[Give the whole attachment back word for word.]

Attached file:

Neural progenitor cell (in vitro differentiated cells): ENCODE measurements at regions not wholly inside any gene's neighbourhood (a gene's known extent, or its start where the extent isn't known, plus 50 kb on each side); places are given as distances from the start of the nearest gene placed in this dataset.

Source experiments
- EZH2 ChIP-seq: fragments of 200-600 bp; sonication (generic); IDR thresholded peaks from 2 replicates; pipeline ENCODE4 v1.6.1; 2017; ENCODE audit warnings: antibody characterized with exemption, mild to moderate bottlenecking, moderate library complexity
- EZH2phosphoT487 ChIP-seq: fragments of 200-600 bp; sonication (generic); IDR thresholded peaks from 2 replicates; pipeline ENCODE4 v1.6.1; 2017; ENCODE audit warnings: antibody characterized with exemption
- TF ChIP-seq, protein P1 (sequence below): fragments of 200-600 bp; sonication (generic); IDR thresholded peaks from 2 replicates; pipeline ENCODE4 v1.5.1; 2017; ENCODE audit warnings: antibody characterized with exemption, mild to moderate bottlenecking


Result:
Neural progenitor cell (in vitro differentiated cells): ENCODE measurements at regions not wholly inside any gene's neighbourhood (a gene's known extent, or its start where the extent isn't known, plus 50 kb on each side); places are given as distances from the start of the nearest gene placed in this dataset.

Source experiments
- EZH2 ChIP-seq: fragments of 200-600 bp; sonication (generic); IDR thresholded peaks from 2 replicates; pipeline ENCODE4 v1.6.1; 2017; ENCODE audit warnings: antibody characterized with exemption, mild to moderate bottlenecking, moderate library complexity
- EZH2phosphoT487 ChIP-seq: fragments of 200-600 bp; sonication (generic); IDR thresholded peaks from 2 replicates; pipeline ENCODE4 v1.6.1; 2017; ENCODE audit warnings: antibody characterized with exemption
- TF ChIP-seq, protein P1 (sequence below): fragments of 200-600 bp; sonication (generic); IDR thresholded peaks from 2 replicates; pipeline ENCODE4 v1.5.1; 2017; ENCODE audit warnings: antibody characterized with exemption, mild to moderate bottlenecking